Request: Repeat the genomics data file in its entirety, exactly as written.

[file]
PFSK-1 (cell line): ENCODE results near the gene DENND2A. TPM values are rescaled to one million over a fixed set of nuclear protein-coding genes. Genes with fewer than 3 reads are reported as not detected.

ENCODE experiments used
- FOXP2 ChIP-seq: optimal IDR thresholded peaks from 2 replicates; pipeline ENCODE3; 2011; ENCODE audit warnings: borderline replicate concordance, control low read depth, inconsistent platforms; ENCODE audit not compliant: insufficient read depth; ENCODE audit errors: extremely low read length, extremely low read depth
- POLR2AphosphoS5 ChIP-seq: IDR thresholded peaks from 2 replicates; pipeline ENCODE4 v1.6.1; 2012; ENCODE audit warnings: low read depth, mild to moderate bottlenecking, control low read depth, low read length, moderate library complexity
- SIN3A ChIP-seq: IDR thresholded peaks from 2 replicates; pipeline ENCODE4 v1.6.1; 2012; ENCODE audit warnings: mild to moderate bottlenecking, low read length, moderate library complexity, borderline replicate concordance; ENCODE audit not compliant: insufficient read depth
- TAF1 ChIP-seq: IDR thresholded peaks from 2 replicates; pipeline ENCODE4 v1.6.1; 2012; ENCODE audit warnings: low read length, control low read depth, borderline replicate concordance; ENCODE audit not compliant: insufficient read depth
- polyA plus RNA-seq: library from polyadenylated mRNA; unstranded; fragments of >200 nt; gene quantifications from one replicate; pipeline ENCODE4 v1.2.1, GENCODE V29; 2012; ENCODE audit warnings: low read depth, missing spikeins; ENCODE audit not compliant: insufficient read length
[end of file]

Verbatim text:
PFSK-1 (cell line): ENCODE results near the gene DENND2A. TPM values are rescaled to one million over a fixed set of nuclear protein-coding genes. Genes with fewer than 3 reads are reported as not detected.

ENCODE experiments used
- FOXP2 ChIP-seq: optimal IDR thresholded peaks from 2 replicates; pipeline ENCODE3; 2011; ENCODE audit warnings: borderline replicate concordance, control low read depth, inconsistent platforms; ENCODE audit not compliant: insufficient read depth; ENCODE audit errors: extremely low read length, extremely low read depth
- POLR2AphosphoS5 ChIP-seq: IDR thresholded peaks from 2 replicates; pipeline ENCODE4 v1.6.1; 2012; ENCODE audit warnings: low read depth, mild to moderate bottlenecking, control low read depth, low read length, moderate library complexity
- SIN3A ChIP-seq: IDR thresholded peaks from 2 replicates; pipeline ENCODE4 v1.6.1; 2012; ENCODE audit warnings: mild to moderate bottlenecking, low read length, moderate library complexity, borderline replicate concordance; ENCODE audit not compliant: insufficient read depth
- TAF1 ChIP-seq: IDR thresholded peaks from 2 replicates; pipeline ENCODE4 v1.6.1; 2012; ENCODE audit warnings: low read length, control low read depth, borderline replicate concordance; ENCODE audit not compliant: insufficient read depth
- polyA plus RNA-seq: library from polyadenylated mRNA; unstranded; fragments of >200 nt; gene quantifications from one replicate; pipeline ENCODE4 v1.2.1, GENCODE V29; 2012; ENCODE audit warnings: low read depth, missing spikeins; ENCODE audit not compliant: insufficient read length